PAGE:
From: Thomas A. Inskeep
Sent: Tuesday, August 09, 2005 2:32 PM
To: Alfred Soto
Subject: RE: Your love is like a circus wheel

Not to mention the sterling transition it makes out of Lindsay's "Monday Morning" - but we're here to talk McVie, not the rest of the lot. I'd add to that, not just guiltlessly, but guilelessly. (Though to be fair, let's give some of the credit for the splendor of "Warm Ways," in fact, to Mr. Buckingham, for his perfect light touch behind the boards, which complements McVie's lyrics and delivery of 'em to, as they say, a T.)

Sunday, August 07, 2005

Speed round, or whatever I used to call it:

This shit is bananas: which rapper does your college team most closely represent? Or vice-versa? Here's some possibilities. [Link from O-Wang.]

Reason #863 why I heart Justice John Paul Stevens, reppin' against the misuse of the death penalty.

House Is A Feeling is a new collabo "100BPM and up" blog featuring a cast of 8 slam-dunk home run hitters, including Harvell and Sherburne, amongst other blogstars.

Whenever I'm feeling a little too hot & sweaty, I take a peek at conditions atop Mt. Washington, NH. Always cools me down a couple of degrees (plus the comments by the denizens of the summit are fascinating).

The Woodsman: pretty good movie, great performance (albeit a bit one-note) from Kevin Bacon, but depressing as all hell. You've been warned.

Superb editorial from Thursday's USA Today titled How schools are destroying the joy of reading, which anyone with an interest in the future of - well, reading - in the U.S. would do well to take in.

Friday, August 05, 2005

Report Card, July 2005
Albeit a bit late.

Student of the month
Billy Corgan, TheFutureEmbrace
Well, it certainly wasn't supposed to go like this. The Pumpkins weren't supposed to flame out the way they did (though MACHINA/The Machines of God is underrated, and features my all-time fave SP track, "Stand Inside Your Love"), Zwan were supposed to, I dunno, be better, and not vaporize quite so quickly (that's Billy for you, I guess), and his first solo album was definitely not supposed to be so fucking grand. For those about to goth, we salute you: TheFutureEmbrace is my were-I-half-my-age-again musical wet dream, a kind of goth-pop new-wave record from which we (or at least I) learn that:
1. Corgan and Robert Smith should make an entire album of duets, as their harmonies on the chorus of "To Love Somebody" nearly send me into orbit. Wow.
2. "Walking Shade," while not a great single, is the great lost Love & Rockets single; Daniel Ash would've given up mascara (well, maybe not) for this 120 Minutes sure-shot.
3. Perhaps what's been weighing Corgan down musically is - guitars?
This album succeeds like nothing he's touched since Siamese Dream, and maybe since Gish. It's that good. It's not a Pumpkins record. It's the best 2005 has offered thus far. A


Beanie Sigel, The B. Coming
Hard-edged, dark, and occasionally a little schizoid, this is one helluva hip hop album, all held together by Sigel, who's got a distinctive timbre to his voice and a helluva lot to say with it. All the different producers and guests help prove the point that Beanie's the man here - some would say the man, period. A-

Common, Be
Well, sure the lyrics are a little on the soft side: this is Common, not 50 Cent. Honestly, this sounds like the Kanye record Kanye will never make because he's not a good enough rapper. He is, however, a good enough producer. And Common's a good enough rapper. B+

Richard Davis, Details
If Rufus Wainwright or Jeff Buckley were produced by Luomo, they'd kinda sound like this. On a Junior Boys tip, if the Junior Boys weren't as good as they are. B-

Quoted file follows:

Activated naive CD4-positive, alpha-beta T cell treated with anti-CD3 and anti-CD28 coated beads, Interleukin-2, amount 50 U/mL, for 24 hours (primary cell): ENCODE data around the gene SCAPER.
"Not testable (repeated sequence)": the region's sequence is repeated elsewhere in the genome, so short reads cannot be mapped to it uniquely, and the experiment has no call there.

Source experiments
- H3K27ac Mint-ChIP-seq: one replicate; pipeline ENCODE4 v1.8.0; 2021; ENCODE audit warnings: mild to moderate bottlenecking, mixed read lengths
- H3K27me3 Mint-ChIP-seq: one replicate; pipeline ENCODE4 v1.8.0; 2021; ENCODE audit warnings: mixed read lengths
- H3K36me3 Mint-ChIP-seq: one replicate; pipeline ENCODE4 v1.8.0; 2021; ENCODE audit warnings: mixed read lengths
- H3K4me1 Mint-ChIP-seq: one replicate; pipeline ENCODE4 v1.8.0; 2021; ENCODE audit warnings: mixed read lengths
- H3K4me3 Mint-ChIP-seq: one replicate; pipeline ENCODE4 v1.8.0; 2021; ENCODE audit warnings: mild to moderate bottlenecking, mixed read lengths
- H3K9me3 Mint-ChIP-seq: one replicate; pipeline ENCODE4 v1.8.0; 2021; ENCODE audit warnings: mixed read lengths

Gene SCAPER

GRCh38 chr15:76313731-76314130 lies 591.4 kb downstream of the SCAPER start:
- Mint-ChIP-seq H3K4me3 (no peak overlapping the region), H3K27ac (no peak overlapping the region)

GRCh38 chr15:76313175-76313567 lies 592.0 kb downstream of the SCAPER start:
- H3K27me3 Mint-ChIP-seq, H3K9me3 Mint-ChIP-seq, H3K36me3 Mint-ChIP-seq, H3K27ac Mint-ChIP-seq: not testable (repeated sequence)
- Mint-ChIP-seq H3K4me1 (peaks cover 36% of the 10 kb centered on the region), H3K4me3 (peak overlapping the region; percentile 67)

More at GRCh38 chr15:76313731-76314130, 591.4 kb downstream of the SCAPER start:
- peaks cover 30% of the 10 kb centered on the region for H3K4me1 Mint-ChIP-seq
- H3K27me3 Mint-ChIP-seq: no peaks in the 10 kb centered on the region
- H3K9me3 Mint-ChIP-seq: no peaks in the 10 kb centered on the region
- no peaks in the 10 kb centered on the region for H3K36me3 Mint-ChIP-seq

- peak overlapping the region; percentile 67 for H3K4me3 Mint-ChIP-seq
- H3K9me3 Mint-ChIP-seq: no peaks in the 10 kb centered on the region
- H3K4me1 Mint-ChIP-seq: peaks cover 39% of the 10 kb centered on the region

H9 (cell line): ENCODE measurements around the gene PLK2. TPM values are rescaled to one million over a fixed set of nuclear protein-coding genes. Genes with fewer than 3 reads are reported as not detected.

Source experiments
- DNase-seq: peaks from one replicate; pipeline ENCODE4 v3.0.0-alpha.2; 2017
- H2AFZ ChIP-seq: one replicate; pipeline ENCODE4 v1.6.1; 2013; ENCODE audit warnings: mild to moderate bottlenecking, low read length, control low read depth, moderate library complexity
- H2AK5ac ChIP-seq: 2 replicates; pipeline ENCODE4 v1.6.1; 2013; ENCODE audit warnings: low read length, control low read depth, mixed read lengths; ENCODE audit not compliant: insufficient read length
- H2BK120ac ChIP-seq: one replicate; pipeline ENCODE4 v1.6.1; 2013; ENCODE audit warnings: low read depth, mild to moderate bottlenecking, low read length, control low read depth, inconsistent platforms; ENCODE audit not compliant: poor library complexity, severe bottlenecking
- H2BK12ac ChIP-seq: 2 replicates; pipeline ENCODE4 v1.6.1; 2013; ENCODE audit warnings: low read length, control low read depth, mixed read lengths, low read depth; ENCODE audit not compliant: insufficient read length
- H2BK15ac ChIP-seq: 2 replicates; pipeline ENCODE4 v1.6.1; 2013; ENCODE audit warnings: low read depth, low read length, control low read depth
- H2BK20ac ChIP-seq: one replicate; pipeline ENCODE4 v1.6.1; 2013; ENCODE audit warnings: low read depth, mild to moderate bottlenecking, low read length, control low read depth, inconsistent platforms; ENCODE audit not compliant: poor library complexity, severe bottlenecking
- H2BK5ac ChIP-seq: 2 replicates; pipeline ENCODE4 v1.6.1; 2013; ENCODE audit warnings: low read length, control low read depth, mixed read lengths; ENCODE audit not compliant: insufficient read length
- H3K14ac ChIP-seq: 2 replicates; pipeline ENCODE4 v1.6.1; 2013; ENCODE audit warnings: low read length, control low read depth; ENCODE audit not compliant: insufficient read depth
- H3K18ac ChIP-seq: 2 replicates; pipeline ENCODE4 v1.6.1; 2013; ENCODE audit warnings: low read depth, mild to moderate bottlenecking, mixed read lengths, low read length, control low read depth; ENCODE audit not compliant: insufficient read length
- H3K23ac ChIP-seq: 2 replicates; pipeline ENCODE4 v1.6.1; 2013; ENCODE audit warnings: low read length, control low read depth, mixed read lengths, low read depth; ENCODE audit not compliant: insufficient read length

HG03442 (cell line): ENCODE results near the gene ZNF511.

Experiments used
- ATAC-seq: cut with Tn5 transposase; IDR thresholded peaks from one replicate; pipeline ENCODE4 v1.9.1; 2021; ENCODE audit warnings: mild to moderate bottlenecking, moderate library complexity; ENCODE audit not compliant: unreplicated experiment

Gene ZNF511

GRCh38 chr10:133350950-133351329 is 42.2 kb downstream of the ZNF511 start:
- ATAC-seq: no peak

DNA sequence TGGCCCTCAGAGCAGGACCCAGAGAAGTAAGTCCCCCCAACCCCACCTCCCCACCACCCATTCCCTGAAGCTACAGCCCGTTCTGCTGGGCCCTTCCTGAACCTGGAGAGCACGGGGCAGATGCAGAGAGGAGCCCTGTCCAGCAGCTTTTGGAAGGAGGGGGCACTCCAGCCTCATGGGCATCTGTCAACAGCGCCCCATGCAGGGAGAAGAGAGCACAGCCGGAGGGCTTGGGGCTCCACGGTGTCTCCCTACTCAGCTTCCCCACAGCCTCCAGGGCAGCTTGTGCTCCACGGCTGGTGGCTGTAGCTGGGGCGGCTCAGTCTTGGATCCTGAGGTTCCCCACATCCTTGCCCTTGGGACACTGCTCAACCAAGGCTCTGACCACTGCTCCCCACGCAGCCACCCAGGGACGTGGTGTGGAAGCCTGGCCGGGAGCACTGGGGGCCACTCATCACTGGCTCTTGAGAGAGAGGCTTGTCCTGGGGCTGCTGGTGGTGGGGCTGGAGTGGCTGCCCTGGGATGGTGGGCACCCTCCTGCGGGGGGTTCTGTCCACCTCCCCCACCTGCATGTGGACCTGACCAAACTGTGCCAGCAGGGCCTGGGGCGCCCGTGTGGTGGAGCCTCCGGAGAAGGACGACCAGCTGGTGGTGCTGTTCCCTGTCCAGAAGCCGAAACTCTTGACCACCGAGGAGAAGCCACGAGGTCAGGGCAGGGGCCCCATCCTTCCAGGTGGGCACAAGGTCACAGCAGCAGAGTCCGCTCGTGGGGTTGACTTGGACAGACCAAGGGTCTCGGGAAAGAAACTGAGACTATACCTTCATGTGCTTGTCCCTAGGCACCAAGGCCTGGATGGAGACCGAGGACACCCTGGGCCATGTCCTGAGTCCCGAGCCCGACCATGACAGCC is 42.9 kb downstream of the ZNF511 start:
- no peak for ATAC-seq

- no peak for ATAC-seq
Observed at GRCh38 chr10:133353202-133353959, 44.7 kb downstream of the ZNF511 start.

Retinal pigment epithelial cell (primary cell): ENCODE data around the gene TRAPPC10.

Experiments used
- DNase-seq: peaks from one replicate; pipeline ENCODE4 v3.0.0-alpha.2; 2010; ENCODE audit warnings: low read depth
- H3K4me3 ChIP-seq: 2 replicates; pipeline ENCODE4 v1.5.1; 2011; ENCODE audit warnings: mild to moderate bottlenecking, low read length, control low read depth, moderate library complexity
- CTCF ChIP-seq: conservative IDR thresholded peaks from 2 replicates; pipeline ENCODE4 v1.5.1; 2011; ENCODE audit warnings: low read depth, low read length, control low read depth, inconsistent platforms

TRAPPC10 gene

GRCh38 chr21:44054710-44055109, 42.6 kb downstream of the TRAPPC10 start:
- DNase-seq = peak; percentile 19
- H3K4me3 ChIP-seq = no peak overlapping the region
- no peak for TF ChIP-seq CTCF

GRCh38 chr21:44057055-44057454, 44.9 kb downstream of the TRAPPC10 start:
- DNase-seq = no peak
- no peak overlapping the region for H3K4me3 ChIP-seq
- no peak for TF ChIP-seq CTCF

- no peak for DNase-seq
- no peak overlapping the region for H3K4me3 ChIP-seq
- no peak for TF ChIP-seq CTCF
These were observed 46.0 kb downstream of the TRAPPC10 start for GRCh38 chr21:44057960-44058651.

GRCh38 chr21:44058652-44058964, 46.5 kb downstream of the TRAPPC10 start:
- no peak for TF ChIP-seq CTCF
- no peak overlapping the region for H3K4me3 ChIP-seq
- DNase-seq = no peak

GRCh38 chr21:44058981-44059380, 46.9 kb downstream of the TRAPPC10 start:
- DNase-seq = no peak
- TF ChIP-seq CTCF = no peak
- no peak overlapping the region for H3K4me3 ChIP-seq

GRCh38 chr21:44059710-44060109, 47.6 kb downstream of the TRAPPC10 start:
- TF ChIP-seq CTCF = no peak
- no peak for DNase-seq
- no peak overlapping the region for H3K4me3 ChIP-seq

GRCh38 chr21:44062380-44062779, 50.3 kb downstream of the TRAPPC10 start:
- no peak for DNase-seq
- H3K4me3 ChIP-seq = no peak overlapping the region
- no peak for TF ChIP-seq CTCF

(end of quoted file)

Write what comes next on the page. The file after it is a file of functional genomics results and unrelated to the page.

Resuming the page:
Shakira, Fijacion Oral Vol. 1
Whereas Emilio Estefan amped up the bland pop for Shakira's English-language debut, exec. producer Rick Rubin's guiding hand here keeps her return to Spanish edgy and nervous, so she's better able to jump from the refreshingly underproduced balladry of "En Tus Pupilas" (which finely shows off the soft side of her voice) to the energetic pop of single "La Tortura" and the "Rock Lobster"-isms of the Farfisa-kissed "Escondite Ingles." B+

The Tears, Here Come the Tears
Suede's Brett Anderson and Bernard Butler are reunited, and it feels okay. B


Parent's signature required
Brian Eno, Another Day On Earth
Yeah, Eno sings again, whoop-de-do. The music's still as somnambulist as ever, and that's not a compliment. C

Y'know, Snoop's "Let's Get Blown" is icier than Gucci Mane. I just can't get over Pharrell's whining synths powering this engine.

Wednesday, August 03, 2005

Yes, I'm fully aware that I've not been writing much lately, here or anywhere else. I'm back - I think - but don't call it a you-know-what: my take on the uh-oh new R. Kelly for Stylus went up today, as did my first review for Seattle Weekly, of, er, the Superstars #1 Hits Remixed comp (it's gay, I'm gay, whatcha know, y'know?).

I just can't decide if the single of summer 2005 is Missy Elliott's Cybotron-jacking "Lose Control" or Pussycat Dolls' songs-by-burlesque-troops-have-no-right-whatsoever-to-be-this-good "Don't Cha" (the former featuring Ciara and Fatman Scoop, the latter cameo king (and how'd that happen, anyway?) Busta Rhymes). "Don't Cha" proves once and for all that if he wants, Cee-Lo Green (formerly of Goodie Mob) could be the next hot producer, with this song's sexy bump'n'grind beat and Cee-Lo's bananas backing vocals, like P-Funk beamed in from Mars. The dolls give good face whilst teasing you into a frenzy - like the best burlesque, come to think of it - with lyrics like "don't cha wish your girlfriend was a freak like me?" LaBelle would've given plenty for this track 30 years ago. 20 years ago, meanwhile, Cybotron's "Clear" was still rocking better dancefloors worldwide, even at 2 years old at that point. But no one could've imagined that it'd get morphed into what may be the hip-hop jam of the year in '05, as Missy uses it as the backbone to her latest dancefloor demand (which she produced her own damn self, by the way). Crunkstress of the year Ciara provides a fine vocal assist, while Fatman Scoop does his call-and-response thing and manages, somehow, not to annoy as much as he typically does. As they say across the pond (from the U.S., I mean), each of these does the justice.

Tuesday, August 02, 2005

Marilyn Manson's face really is "made for violence and porn," as he sings in "Disposable Teens." His best-of, 2004's Lest We Forget, shows that at his best, MM does a kind of end-of-the-world bump-and-grind, performing your last ever lap dance. His pelvis is as unlocked as his id.

This page is powered by Blogger. Isn't yours?